One of the museums that might not be at the top of your list when you think of Brussels is the Horta Museum, although Victor Horta is the most important art nouveau architect and his buildings are well recognised in the streetscape of Brussels. Therefore, I thought it was a good idea and about time that I paid a visit to this museum of one of Brussels’ most famous art nouveau architects.
The museum is closed to the general public on Mondays and only accessible for school visits, but otherwise, you can visit this museum every weekday from 2 to 5.30 pm and in the weekend from 11 am till 5.30 pm both on Saturdays and Sundays. However, it is mandatory to book your time slot for a visit in advance. I booked my time slot on 14th July at 2.45 pm. Entrance costs €12 for adults and on presentation of my student card, the ticket costed me €6 only, which I thought was a good deal since the ticket also includes a folder with additional information about each room or area of the building besides the standard information that is already available within each room or area of the building. You are not allowed to take pictures or touch most items in the museum unfortunately and this for several reasons; e.g. to avoid any congestions in the sometimes narrow corridors of the building, or to preserve the furniture and different materials that are used.
Each time you enter one of the 24 rooms that can be visited in the museum, which is entirely in art nouveau style, you are immediately surprised by certain very clever and remarkable constructions that are applied by Horta and with which he succeeded to combine innovation, functionality and comfort. On top of that, he even succeeded to preserve the beauty of all elements and materials. One of the many examples of such ingenious constructions are the multiple doors (6) at the entrance of the house which could be used in such a way that it allowed the staff to enter the house and go straight to the kitchen without being noticed by visitors and at the same time it could allow the visitors to go straight to the reception room depending on how the doors are closed.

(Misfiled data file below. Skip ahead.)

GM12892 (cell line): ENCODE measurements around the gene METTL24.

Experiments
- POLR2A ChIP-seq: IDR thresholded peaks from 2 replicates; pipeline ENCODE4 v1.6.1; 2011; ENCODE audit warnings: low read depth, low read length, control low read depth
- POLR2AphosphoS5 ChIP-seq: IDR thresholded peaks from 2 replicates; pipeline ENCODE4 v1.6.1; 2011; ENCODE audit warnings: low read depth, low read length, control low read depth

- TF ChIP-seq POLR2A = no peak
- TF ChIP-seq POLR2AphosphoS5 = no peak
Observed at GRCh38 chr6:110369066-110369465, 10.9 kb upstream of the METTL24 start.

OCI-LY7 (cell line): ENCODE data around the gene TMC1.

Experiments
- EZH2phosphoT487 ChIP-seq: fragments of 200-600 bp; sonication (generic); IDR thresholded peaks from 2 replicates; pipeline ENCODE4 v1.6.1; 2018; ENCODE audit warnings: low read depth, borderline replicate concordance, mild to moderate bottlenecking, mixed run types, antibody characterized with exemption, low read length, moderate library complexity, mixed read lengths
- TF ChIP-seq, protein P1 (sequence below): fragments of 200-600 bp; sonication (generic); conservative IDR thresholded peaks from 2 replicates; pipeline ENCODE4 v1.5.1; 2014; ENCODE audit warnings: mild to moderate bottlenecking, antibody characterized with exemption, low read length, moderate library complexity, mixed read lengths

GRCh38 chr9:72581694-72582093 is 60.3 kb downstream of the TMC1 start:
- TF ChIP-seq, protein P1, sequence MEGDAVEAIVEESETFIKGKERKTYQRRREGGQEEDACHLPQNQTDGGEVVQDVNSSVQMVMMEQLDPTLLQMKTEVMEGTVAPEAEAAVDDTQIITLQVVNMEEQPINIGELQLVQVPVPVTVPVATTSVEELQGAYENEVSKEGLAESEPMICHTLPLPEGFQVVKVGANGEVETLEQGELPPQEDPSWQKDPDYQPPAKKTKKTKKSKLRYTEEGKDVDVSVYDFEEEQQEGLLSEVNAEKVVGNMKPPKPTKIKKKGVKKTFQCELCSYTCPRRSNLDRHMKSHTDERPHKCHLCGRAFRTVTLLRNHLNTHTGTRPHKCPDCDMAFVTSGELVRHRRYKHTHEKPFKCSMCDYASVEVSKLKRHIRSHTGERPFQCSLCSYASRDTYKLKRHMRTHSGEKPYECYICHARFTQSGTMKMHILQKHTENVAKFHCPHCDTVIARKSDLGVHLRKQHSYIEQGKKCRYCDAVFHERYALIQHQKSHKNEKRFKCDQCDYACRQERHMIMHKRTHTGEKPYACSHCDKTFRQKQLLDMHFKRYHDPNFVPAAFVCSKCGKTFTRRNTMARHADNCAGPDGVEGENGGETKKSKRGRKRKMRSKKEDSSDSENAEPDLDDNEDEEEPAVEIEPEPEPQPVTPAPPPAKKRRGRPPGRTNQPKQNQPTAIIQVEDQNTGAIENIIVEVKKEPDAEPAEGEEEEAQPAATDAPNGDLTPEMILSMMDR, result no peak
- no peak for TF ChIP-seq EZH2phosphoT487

Moving on through the house, you come into Horta’s office where you can find out more about how Horta worked and also about the several other buildings that are of his work and located around Brussels. After visiting his office, you can take the stairs to the upper floors where you will find the private parts of the house and where you immediately find yourself in a lounge area where he received his visitors.
You pass through some really beautiful rooms such as the music room, where Horta organised music evenings for his guests, and the smoking room, in which they restored the walls to their original colour since the initial wallpaper had been damaged and lost over the years. From the porch, you can catch a glimpse of the garden, which is a true piece of green in the middle of the capital city.
I would definitely recommend a visit to the Horta museum. You can walk around freely in the building which allows you to discover every piece of detail at your own pace. You are also catapulted back in time 100 years and can really imagine or visualize how Victor Horta lived and designed his buildings. Only one minor comment would be that, for small children it can be a bit difficult not to touch everything, because some things really seem to come from another world and should obviously be kept intact.